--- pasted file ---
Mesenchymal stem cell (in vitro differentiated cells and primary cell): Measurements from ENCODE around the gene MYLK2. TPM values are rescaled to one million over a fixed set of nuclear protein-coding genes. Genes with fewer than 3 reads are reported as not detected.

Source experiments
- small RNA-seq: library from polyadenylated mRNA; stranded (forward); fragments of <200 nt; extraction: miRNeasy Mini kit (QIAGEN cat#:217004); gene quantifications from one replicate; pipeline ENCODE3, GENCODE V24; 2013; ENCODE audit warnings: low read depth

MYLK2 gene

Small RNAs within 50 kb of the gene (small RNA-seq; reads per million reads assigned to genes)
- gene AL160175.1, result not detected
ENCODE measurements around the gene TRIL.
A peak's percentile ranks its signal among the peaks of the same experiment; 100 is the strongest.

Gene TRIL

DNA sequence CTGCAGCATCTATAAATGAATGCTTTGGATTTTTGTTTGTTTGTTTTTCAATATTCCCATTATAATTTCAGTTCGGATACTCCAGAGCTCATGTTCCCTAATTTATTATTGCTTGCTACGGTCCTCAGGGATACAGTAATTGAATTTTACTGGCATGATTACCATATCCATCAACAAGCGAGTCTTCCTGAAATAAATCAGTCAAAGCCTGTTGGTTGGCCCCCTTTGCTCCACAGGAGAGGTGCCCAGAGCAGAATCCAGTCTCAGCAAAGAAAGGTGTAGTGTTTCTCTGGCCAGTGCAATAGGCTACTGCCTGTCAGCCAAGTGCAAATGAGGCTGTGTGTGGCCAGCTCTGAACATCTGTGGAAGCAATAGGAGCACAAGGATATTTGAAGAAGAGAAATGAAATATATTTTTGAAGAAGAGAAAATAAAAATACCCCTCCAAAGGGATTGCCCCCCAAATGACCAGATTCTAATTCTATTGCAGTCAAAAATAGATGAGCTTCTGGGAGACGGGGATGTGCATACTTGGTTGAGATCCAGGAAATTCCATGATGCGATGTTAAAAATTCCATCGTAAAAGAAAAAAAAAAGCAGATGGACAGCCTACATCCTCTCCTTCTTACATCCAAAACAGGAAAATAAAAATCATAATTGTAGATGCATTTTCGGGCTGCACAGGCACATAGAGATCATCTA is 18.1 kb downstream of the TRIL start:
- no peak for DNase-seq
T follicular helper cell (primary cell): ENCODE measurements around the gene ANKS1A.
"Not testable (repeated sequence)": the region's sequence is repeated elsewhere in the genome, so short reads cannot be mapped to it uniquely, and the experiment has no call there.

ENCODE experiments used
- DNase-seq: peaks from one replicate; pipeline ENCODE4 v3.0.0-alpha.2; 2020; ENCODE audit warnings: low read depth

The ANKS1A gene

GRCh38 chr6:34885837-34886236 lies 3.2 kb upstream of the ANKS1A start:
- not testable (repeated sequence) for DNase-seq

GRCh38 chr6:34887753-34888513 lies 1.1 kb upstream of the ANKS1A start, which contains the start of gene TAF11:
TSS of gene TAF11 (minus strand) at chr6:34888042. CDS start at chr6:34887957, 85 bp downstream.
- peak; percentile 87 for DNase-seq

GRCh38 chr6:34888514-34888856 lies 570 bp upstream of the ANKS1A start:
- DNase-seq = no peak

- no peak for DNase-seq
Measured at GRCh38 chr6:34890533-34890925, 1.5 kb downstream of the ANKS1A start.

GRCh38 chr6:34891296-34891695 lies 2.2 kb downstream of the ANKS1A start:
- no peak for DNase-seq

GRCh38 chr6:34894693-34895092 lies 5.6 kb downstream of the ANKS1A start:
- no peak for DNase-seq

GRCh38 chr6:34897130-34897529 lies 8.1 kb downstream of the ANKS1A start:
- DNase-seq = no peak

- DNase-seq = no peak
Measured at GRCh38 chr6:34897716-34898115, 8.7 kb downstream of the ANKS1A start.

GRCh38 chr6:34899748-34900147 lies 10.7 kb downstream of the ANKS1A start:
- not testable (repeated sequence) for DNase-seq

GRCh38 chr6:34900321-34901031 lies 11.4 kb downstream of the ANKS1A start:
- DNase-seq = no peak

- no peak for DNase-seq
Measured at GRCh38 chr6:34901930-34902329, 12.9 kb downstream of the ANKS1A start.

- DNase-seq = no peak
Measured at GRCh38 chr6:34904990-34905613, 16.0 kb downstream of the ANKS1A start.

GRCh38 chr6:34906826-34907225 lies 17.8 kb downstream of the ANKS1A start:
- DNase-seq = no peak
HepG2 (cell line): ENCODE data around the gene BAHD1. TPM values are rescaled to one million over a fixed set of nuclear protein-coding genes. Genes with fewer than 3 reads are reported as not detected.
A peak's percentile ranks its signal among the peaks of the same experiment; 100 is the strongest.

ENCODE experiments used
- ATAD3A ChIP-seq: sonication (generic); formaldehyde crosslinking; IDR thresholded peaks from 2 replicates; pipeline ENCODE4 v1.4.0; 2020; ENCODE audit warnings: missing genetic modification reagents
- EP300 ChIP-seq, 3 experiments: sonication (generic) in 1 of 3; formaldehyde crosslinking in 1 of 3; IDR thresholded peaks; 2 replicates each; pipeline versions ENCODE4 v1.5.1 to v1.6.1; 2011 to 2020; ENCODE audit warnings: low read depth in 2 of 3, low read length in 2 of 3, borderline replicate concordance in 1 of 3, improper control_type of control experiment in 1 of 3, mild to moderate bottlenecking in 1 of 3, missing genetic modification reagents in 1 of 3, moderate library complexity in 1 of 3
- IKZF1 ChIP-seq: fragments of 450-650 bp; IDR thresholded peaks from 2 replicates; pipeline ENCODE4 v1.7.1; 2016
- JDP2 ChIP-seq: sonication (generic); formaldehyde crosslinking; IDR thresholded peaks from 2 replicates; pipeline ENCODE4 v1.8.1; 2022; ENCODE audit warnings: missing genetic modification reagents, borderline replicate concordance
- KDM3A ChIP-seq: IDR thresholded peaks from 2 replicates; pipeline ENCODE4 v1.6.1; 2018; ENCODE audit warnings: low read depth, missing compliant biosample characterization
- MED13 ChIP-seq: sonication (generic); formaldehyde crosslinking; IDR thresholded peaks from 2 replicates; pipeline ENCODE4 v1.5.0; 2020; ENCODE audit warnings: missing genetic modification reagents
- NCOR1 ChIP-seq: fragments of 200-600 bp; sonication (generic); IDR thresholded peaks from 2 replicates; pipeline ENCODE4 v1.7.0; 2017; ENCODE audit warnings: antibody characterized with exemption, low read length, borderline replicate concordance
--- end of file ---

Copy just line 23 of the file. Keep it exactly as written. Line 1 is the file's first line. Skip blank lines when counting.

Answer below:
- DNase-seq = no peak